UN sanctions considered against Zimbabwe's Mugabe
The United States and Britain proposed Wednesday that the UN Security Council impose a freeze of assets and travel ban against Zimbabwe President Robert Mugabe and those in his government who were responsible for the violence and presidential elections' crisis. ( dpa )
British Ambassador John Sawers said he had called on the new UN Security Council president for July, Vietnam's Ambassador Le Minh Luong, to include in the monthly programme of work the issues in Zimbabwe and Myanmar. Both are noted in the programme made public by Le, but Zimbabwe falls under the issue of peace and security in Africa.
"He (Mugabe) is the person who is primarily responsible for mocking the will of the Zimbabwe people to be fairly expressed," Sawers told reporters.
"Among those responsible (for the crisis), he's pretty much on top of the list," he said.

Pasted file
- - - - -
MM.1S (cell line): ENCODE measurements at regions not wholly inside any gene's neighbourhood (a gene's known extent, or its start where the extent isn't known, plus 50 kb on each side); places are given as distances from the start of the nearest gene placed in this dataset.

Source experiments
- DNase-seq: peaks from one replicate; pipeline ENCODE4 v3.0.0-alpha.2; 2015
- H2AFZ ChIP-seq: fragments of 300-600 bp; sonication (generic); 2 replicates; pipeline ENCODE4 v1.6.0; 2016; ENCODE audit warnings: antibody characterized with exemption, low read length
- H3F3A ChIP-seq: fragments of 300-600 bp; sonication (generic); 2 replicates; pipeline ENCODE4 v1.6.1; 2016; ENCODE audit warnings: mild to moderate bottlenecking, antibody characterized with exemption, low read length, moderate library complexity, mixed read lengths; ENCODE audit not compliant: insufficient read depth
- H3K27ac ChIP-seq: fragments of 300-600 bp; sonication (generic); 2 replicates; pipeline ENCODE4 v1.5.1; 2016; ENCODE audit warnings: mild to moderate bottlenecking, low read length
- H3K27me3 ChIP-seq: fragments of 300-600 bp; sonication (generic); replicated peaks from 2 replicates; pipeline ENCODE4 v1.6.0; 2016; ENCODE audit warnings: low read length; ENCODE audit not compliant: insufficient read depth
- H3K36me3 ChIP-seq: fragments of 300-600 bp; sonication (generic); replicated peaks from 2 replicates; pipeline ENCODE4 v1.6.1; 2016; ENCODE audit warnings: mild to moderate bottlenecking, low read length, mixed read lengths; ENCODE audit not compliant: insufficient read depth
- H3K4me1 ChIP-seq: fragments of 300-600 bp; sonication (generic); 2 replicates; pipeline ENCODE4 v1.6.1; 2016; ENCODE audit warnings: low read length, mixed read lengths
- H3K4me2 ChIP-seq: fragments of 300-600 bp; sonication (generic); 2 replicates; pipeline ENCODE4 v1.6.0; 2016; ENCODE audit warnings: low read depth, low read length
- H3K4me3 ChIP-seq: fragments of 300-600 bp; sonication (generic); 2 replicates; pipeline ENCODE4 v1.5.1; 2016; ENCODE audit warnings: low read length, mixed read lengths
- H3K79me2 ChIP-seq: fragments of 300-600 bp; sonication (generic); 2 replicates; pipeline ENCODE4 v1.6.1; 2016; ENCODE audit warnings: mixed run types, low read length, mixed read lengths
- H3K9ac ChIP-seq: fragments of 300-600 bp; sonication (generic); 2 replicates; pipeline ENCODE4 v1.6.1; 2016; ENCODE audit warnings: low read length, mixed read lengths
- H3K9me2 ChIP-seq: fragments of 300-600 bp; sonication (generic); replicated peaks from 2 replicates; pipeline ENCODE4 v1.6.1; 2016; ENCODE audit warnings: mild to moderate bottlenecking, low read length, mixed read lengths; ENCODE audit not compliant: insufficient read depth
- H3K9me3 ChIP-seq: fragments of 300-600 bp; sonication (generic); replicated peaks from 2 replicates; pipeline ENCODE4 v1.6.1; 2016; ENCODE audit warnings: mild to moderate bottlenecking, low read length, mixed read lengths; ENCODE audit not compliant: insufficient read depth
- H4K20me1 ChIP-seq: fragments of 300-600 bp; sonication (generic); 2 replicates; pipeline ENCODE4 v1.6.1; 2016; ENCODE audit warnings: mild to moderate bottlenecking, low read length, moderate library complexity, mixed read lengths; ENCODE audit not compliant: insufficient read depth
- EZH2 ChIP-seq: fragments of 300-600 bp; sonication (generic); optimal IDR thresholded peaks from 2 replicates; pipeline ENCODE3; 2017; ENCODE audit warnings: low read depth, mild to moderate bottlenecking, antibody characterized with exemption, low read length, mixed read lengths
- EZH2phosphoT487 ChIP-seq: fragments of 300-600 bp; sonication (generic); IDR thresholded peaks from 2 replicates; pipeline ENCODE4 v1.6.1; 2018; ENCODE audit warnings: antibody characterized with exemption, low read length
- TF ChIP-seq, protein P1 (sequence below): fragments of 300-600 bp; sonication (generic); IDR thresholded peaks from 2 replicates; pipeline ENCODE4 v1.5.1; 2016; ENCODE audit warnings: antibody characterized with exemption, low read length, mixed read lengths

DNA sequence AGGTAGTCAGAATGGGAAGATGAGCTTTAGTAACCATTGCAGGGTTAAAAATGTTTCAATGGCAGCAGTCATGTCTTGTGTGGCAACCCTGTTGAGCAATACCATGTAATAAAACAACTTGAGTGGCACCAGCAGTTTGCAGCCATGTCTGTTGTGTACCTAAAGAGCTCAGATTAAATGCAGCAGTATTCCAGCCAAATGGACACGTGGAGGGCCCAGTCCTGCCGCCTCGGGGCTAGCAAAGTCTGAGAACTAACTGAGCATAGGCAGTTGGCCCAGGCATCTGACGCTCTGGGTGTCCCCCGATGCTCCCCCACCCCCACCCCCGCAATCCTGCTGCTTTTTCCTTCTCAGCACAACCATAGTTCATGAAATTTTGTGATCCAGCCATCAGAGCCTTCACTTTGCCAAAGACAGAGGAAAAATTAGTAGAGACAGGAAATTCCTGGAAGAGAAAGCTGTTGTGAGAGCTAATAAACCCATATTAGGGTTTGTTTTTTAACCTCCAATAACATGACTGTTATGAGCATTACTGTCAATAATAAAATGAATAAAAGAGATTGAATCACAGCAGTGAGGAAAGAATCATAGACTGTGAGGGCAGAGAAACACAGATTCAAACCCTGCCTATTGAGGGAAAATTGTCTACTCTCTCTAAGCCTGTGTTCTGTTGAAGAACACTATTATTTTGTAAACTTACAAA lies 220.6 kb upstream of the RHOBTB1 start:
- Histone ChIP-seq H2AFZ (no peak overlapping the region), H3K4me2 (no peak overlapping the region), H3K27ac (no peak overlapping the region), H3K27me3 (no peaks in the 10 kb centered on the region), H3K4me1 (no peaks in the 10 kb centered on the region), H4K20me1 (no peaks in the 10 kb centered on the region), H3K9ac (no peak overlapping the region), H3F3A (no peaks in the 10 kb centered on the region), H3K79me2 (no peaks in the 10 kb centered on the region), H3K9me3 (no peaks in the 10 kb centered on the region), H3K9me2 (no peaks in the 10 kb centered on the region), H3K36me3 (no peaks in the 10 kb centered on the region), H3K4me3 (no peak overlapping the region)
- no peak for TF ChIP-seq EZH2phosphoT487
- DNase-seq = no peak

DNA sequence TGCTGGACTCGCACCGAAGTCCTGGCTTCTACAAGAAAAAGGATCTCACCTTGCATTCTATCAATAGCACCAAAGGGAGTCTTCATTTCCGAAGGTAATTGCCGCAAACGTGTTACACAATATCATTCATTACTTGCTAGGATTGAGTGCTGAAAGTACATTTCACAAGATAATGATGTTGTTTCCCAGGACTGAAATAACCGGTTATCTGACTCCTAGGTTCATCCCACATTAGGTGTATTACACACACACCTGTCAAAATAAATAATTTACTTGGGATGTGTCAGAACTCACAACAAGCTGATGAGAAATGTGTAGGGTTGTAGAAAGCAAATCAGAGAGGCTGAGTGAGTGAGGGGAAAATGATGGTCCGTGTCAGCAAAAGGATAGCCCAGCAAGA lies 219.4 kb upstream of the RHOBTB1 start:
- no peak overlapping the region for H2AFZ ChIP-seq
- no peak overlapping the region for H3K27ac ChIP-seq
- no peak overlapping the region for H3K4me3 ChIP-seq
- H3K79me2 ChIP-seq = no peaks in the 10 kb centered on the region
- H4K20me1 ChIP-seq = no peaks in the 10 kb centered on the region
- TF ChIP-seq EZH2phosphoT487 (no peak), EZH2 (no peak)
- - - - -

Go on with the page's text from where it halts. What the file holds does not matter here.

When Le made public the programme of work, no date was chosen to discuss specifically Zimbabwe. Council members like South Africa, China and Russia opposed discussion of national elections on the ground that the council has no mandate to certify election results. China considers such a move an interference into a country's internal affairs.
Mugabe was the sole candidate in the runoff last Friday after his chief political opponent Morgan Tsvangarai, fearing for his life, withdrew from the race and took refuge in the Dutch embassy in Harare.
The council and UN Secretary General Ban Ki-moon last week said the runoff failed the test of an election freely and fairly carried out. They regretted that Mugabe did not postpone the vote as demanded by the African Union and the UN. Ban said the runoff was not legitimate.
The council has not imposed any kind of sanctions against Zimbabwe. But the European Union already has substantial measures against that country.
Over last weekend, US President George W Bush called for UN sanctions and a weapons embargo against Mugabe's government, and said Washington would consider additional bilateral sanctions.